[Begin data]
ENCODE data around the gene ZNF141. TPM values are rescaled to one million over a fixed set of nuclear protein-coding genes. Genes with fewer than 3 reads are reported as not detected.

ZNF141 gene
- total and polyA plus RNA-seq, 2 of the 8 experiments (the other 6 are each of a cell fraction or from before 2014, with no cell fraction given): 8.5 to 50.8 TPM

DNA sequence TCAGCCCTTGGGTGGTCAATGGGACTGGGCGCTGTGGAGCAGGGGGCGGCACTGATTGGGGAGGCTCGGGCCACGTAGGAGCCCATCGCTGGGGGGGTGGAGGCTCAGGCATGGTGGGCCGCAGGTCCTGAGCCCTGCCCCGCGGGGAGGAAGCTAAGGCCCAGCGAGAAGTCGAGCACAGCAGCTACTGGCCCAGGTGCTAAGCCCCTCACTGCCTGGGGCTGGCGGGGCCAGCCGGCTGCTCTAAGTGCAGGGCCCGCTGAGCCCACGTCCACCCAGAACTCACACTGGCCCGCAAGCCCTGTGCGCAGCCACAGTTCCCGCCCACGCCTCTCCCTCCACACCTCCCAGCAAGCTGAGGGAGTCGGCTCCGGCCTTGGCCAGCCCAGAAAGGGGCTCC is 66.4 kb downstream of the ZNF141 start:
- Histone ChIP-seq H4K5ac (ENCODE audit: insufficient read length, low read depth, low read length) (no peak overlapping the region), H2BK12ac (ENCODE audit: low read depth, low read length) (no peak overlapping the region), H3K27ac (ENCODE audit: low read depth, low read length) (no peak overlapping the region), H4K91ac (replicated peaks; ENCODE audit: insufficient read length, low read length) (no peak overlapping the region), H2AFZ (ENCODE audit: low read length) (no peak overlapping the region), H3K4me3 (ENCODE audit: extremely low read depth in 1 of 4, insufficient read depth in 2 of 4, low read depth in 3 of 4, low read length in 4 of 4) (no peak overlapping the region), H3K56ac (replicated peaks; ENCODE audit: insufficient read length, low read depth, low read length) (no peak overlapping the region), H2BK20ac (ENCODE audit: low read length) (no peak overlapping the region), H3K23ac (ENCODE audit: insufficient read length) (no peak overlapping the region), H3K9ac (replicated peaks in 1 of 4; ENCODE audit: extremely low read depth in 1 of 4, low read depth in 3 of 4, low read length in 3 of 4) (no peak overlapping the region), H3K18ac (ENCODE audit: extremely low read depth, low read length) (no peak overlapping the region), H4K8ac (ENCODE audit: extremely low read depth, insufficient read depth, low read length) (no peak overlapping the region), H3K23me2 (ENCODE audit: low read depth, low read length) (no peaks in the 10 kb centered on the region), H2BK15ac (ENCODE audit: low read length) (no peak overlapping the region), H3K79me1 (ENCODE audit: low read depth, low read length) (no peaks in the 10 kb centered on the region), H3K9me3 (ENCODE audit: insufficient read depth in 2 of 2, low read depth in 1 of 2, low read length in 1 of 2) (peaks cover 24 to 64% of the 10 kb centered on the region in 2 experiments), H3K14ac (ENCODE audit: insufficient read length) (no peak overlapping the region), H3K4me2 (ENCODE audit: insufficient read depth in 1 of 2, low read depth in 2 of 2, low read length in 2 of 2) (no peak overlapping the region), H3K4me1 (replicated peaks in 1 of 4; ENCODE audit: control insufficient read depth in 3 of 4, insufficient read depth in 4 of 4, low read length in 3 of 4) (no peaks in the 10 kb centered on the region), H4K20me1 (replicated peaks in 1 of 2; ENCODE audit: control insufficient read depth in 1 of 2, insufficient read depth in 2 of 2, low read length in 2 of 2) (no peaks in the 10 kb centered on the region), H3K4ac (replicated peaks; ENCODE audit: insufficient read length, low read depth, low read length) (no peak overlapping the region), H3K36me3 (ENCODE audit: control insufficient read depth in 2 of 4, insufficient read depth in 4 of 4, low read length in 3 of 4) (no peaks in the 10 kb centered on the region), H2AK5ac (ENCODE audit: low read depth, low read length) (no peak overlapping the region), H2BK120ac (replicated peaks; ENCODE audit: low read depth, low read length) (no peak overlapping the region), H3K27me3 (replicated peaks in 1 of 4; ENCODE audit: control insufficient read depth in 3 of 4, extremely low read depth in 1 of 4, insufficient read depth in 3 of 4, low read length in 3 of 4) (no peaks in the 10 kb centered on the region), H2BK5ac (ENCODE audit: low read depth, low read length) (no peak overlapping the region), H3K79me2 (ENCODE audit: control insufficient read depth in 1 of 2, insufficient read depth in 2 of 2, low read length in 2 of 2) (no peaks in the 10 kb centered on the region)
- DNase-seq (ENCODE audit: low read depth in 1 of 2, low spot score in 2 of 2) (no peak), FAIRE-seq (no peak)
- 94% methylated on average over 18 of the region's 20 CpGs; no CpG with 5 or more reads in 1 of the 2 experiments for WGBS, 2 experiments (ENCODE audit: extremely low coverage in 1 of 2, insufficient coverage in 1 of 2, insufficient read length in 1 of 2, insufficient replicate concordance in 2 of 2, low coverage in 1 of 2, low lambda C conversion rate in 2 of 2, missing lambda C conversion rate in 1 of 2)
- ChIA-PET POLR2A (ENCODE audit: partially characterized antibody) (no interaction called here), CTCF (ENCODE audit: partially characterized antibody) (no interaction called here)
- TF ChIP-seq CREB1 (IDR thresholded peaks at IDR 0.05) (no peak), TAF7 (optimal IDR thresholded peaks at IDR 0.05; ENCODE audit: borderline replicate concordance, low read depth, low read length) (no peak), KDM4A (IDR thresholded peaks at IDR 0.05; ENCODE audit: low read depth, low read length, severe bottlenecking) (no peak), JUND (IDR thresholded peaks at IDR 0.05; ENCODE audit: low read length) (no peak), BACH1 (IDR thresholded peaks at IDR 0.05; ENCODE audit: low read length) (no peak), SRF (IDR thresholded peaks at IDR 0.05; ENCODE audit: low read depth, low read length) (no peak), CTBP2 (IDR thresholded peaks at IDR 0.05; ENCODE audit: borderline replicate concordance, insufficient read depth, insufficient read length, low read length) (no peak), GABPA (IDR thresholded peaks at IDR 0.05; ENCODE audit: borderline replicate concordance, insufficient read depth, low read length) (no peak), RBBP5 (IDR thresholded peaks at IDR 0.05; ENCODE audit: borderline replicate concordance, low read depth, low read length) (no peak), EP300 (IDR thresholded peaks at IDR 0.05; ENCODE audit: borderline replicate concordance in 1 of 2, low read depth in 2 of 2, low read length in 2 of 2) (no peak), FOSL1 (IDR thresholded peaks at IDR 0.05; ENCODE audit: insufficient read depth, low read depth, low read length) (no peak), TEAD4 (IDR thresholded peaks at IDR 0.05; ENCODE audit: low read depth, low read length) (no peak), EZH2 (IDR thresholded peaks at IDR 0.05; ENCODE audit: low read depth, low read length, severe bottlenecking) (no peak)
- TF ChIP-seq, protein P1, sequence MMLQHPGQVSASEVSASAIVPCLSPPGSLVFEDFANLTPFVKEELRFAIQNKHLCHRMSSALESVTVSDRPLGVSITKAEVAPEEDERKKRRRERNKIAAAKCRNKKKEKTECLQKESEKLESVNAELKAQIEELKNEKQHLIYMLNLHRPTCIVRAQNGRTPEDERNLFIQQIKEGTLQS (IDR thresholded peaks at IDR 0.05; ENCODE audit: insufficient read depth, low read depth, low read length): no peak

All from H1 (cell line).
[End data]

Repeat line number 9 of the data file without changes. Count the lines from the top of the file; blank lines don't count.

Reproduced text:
- TF ChIP-seq CREB1 (IDR thresholded peaks at IDR 0.05) (no peak), TAF7 (optimal IDR thresholded peaks at IDR 0.05; ENCODE audit: borderline replicate concordance, low read depth, low read length) (no peak), KDM4A (IDR thresholded peaks at IDR 0.05; ENCODE audit: low read depth, low read length, severe bottlenecking) (no peak), JUND (IDR thresholded peaks at IDR 0.05; ENCODE audit: low read length) (no peak), BACH1 (IDR thresholded peaks at IDR 0.05; ENCODE audit: low read length) (no peak), SRF (IDR thresholded peaks at IDR 0.05; ENCODE audit: low read depth, low read length) (no peak), CTBP2 (IDR thresholded peaks at IDR 0.05; ENCODE audit: borderline replicate concordance, insufficient read depth, insufficient read length, low read length) (no peak), GABPA (IDR thresholded peaks at IDR 0.05; ENCODE audit: borderline replicate concordance, insufficient read depth, low read length) (no peak), RBBP5 (IDR thresholded peaks at IDR 0.05; ENCODE audit: borderline replicate concordance, low read depth, low read length) (no peak), EP300 (IDR thresholded peaks at IDR 0.05; ENCODE audit: borderline replicate concordance in 1 of 2, low read depth in 2 of 2, low read length in 2 of 2) (no peak), FOSL1 (IDR thresholded peaks at IDR 0.05; ENCODE audit: insufficient read depth, low read depth, low read length) (no peak), TEAD4 (IDR thresholded peaks at IDR 0.05; ENCODE audit: low read depth, low read length) (no peak), EZH2 (IDR thresholded peaks at IDR 0.05; ENCODE audit: low read depth, low read length, severe bottlenecking) (no peak)